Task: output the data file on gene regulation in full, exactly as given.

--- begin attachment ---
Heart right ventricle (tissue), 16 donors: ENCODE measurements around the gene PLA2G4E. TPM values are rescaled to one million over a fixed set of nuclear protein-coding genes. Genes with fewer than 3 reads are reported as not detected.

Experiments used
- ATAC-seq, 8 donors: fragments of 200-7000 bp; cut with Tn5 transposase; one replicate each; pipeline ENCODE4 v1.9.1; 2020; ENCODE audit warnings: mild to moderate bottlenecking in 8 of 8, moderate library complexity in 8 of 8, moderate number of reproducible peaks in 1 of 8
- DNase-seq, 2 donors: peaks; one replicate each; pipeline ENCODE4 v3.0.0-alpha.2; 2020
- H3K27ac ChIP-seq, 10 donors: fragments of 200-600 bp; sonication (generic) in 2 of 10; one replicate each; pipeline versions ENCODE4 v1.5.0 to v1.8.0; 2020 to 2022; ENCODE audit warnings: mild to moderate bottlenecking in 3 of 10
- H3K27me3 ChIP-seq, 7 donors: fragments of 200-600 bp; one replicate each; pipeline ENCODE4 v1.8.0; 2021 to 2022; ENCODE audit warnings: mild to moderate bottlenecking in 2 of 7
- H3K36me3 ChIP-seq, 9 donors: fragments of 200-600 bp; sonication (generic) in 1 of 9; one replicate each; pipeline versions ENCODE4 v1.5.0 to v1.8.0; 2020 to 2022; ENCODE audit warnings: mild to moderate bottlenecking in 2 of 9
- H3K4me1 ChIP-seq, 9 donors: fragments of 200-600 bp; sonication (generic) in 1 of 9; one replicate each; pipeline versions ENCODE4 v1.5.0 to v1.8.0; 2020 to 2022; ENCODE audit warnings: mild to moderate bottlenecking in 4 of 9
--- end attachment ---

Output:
Heart right ventricle (tissue), 16 donors: ENCODE measurements around the gene PLA2G4E. TPM values are rescaled to one million over a fixed set of nuclear protein-coding genes. Genes with fewer than 3 reads are reported as not detected.

Experiments used
- ATAC-seq, 8 donors: fragments of 200-7000 bp; cut with Tn5 transposase; one replicate each; pipeline ENCODE4 v1.9.1; 2020; ENCODE audit warnings: mild to moderate bottlenecking in 8 of 8, moderate library complexity in 8 of 8, moderate number of reproducible peaks in 1 of 8
- DNase-seq, 2 donors: peaks; one replicate each; pipeline ENCODE4 v3.0.0-alpha.2; 2020
- H3K27ac ChIP-seq, 10 donors: fragments of 200-600 bp; sonication (generic) in 2 of 10; one replicate each; pipeline versions ENCODE4 v1.5.0 to v1.8.0; 2020 to 2022; ENCODE audit warnings: mild to moderate bottlenecking in 3 of 10
- H3K27me3 ChIP-seq, 7 donors: fragments of 200-600 bp; one replicate each; pipeline ENCODE4 v1.8.0; 2021 to 2022; ENCODE audit warnings: mild to moderate bottlenecking in 2 of 7
- H3K36me3 ChIP-seq, 9 donors: fragments of 200-600 bp; sonication (generic) in 1 of 9; one replicate each; pipeline versions ENCODE4 v1.5.0 to v1.8.0; 2020 to 2022; ENCODE audit warnings: mild to moderate bottlenecking in 2 of 9
- H3K4me1 ChIP-seq, 9 donors: fragments of 200-600 bp; sonication (generic) in 1 of 9; one replicate each; pipeline versions ENCODE4 v1.5.0 to v1.8.0; 2020 to 2022; ENCODE audit warnings: mild to moderate bottlenecking in 4 of 9